Here's Why Airplanes Dim Lights And Keep Window Shades Open During Takeoff And Landing

It's all about survival.

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Given the fact that I very recently started taking flights, my in-flight experiences are quite raw, for each time I fly, a massive headache grips me and I feel uneasy. Also, as you all must have previously wondered, why are the cabin lights dimmed and the window shades raised on airplanes before and during every takeoff and landing?

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It's a practice that has long perplexed almost every single flier

Many travellers are unclear if it’s meant to force those on board to put down their books or phones and pay attention, or if the lighting is simply a ploy by airline staff to ensure a dramatic finale when they finally touch down.

While it might not seem like a very important procedure, raising the window shades and dimming the cabin lights during landing and takeoff is actually is a very crucial safety precaution as it is during the takeoff and landing when most accidents happen

"The window shade opening is a part of a long process to prepare the cabin for sudden (unexpected) emergencies", an Aviation Safety Officer, under the moniker Heidel Ber Gensis, explains in the Travel section of StackExchange website.

He further explains, in detail, saying that the cabin crew have only 90 seconds to evacuate all passengers in case of emergencies, regardless of the size of the aircraft or the number of passengers. "So to make the evacuation possible in 90 seconds cabin crew and other airlines staff will prepare every flight in advance to make this possible."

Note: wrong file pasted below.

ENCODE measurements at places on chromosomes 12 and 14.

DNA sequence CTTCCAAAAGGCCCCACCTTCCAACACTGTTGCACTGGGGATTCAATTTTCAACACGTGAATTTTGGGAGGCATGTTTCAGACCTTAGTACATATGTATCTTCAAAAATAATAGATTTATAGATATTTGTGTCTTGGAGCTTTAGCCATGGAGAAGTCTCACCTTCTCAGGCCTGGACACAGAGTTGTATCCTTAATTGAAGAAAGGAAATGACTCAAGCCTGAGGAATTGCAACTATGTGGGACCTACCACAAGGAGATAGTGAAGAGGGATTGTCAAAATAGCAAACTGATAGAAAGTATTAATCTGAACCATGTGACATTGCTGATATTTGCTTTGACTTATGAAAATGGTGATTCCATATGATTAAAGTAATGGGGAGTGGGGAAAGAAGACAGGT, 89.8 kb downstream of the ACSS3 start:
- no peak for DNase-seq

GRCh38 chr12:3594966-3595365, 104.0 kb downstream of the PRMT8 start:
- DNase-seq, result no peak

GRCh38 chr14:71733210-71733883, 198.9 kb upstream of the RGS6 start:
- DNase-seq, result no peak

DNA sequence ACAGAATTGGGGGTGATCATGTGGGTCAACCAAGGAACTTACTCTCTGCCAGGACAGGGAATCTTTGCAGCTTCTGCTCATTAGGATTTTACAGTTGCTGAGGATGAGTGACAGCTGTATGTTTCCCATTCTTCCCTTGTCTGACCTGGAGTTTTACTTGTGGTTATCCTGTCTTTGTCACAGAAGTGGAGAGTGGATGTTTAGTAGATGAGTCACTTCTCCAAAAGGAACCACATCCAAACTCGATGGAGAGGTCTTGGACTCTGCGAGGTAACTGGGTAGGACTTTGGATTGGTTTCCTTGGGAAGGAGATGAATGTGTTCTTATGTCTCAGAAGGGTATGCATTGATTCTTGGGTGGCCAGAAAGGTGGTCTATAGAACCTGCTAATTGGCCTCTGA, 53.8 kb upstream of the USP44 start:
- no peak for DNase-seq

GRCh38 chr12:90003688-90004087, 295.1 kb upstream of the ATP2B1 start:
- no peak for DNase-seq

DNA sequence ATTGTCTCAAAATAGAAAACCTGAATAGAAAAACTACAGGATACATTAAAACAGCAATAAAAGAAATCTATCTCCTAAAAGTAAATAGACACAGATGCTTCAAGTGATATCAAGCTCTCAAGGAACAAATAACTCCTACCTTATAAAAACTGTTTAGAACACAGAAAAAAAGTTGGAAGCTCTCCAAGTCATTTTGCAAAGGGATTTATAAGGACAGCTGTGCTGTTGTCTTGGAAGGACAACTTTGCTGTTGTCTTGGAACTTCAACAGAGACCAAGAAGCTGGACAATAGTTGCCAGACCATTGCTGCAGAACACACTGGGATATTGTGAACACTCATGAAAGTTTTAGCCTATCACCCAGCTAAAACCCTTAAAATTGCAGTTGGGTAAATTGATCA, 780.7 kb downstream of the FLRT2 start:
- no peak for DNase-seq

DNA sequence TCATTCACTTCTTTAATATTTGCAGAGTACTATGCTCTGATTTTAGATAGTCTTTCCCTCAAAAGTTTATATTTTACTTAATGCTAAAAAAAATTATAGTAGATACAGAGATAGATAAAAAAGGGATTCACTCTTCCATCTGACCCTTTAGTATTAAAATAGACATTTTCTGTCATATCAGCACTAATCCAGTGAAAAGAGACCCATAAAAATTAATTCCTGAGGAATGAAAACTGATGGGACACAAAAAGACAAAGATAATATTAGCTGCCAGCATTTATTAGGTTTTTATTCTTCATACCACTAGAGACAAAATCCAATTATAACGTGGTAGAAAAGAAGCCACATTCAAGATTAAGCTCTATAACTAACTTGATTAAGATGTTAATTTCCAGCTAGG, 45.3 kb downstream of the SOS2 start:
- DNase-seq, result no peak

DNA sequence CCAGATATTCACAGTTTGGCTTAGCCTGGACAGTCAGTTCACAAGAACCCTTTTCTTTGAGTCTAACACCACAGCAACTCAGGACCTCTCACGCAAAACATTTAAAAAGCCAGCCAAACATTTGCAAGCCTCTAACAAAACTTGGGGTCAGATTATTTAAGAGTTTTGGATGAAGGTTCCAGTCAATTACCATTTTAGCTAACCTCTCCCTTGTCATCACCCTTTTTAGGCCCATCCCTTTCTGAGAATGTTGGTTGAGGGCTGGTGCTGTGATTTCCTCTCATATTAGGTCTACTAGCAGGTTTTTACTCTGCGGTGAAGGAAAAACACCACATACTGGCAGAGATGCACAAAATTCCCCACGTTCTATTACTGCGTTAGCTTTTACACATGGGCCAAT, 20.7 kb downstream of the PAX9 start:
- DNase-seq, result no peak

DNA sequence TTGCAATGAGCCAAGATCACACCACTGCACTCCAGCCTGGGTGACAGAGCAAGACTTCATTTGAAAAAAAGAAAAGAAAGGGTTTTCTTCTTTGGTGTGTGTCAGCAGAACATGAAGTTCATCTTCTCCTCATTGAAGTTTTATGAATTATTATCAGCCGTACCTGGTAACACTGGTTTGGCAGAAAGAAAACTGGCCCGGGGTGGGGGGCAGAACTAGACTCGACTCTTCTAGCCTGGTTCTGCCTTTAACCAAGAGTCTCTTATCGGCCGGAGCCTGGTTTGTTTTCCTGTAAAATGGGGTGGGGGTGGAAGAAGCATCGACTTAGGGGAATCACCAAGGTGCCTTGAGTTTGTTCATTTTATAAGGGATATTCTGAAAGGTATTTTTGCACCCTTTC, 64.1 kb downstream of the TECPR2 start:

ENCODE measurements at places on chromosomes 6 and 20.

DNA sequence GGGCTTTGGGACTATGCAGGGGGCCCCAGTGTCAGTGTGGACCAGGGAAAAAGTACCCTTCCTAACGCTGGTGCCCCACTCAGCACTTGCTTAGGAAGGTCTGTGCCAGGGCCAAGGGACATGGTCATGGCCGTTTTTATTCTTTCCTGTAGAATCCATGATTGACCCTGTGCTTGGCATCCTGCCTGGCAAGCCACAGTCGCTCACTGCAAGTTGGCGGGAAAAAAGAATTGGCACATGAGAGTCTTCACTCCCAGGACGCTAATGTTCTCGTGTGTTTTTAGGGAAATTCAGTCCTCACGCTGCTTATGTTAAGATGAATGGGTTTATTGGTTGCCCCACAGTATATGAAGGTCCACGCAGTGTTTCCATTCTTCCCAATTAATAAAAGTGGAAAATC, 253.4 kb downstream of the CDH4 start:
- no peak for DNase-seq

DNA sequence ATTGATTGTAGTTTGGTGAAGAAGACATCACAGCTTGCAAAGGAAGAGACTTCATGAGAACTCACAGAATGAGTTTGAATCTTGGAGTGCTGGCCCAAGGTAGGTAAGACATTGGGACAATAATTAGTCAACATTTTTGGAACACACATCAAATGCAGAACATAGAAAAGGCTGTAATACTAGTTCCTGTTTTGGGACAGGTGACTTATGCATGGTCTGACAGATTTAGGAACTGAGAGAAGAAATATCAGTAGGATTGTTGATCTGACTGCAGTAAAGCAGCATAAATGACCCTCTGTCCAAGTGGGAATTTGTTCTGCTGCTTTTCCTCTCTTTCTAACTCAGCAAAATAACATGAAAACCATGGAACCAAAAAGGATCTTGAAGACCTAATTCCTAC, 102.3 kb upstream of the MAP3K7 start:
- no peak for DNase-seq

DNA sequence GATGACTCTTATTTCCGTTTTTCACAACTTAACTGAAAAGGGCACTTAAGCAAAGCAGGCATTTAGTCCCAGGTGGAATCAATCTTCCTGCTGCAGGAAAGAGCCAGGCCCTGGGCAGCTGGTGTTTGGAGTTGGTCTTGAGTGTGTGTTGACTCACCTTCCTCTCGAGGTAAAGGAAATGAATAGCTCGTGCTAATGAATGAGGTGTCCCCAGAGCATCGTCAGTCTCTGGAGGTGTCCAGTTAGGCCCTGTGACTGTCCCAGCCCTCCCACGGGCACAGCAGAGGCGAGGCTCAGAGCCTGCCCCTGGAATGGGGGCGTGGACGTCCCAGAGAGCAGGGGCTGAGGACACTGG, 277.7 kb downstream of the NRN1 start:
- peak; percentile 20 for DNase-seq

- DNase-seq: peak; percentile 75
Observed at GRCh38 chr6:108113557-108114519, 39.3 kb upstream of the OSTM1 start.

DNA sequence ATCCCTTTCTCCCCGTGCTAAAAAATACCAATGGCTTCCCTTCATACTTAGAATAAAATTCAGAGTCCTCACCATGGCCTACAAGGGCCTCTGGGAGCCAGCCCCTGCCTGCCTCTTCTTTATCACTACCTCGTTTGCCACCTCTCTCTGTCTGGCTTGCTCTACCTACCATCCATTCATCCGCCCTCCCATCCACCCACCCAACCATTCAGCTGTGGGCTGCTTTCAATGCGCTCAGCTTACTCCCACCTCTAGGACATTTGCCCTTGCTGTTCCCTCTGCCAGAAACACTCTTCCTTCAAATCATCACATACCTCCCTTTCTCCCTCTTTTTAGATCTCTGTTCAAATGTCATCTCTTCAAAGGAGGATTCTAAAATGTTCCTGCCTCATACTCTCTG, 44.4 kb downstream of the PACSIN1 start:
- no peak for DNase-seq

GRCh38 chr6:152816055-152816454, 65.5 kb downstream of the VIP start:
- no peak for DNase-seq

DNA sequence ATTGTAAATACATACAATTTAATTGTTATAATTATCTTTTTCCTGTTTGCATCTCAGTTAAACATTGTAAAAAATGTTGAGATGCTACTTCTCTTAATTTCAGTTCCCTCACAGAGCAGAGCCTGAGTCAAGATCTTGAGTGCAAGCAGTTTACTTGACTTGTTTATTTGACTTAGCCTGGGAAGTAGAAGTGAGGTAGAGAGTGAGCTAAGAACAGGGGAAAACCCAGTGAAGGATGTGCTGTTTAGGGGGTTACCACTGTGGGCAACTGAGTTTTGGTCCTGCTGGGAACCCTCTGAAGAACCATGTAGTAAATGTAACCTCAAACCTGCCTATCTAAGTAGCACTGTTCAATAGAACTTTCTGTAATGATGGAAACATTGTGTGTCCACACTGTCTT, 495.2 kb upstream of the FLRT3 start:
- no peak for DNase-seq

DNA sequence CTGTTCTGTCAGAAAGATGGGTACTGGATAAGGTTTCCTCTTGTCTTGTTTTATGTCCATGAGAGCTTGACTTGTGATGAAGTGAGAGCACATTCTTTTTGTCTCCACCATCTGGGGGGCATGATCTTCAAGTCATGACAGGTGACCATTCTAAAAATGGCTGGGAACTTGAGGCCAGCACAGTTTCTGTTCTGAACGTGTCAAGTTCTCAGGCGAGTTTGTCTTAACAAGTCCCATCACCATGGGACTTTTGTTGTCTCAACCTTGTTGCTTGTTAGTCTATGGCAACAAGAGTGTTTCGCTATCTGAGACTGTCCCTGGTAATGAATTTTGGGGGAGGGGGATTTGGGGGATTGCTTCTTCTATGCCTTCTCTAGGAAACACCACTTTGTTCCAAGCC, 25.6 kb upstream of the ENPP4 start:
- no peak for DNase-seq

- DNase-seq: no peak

Basically, opening the window shades before and during every takeoff and landing is a small part of a long preparation process

Specific reasons behind the window shade opening include:

1. To allow natural light in as well as to allow people in the cabin to see outside to discover potential emergency issues.

2. Shades are open so cabin crew can easily see outside conditions to help them in planning the evacuation (which doors to use for evacuation etc.).

3. During the daytime, opening window shades and dimming cabin lights makes our eyes used to sunlight so if something goes wrong and passengers need to be evacuated there will not be a sudden change in light contrast which might lead to temporary blurred vision.

PS: Although reading light is allowed to be on, it illuminates a small area and does not have a large effect, but it would be wise to keep that one off too.

Similarly, the cabin lights are dimmed so as to allow passengers to adjust their eyes to the natural light outside the airplane, explained Pilot Chris Cooke, who flies with a major domestic airline in the US

He explains, "Imagine being in an unfamiliar bright room filled with obstacles when someone turns off the lights and asks you to exit quickly."

He added that passengers are also asked to leave blinds up upon descent for similar reasons. Unobstructed windows can bring in natural light in case lights are suddenly cut out and help guide passengers to safety.
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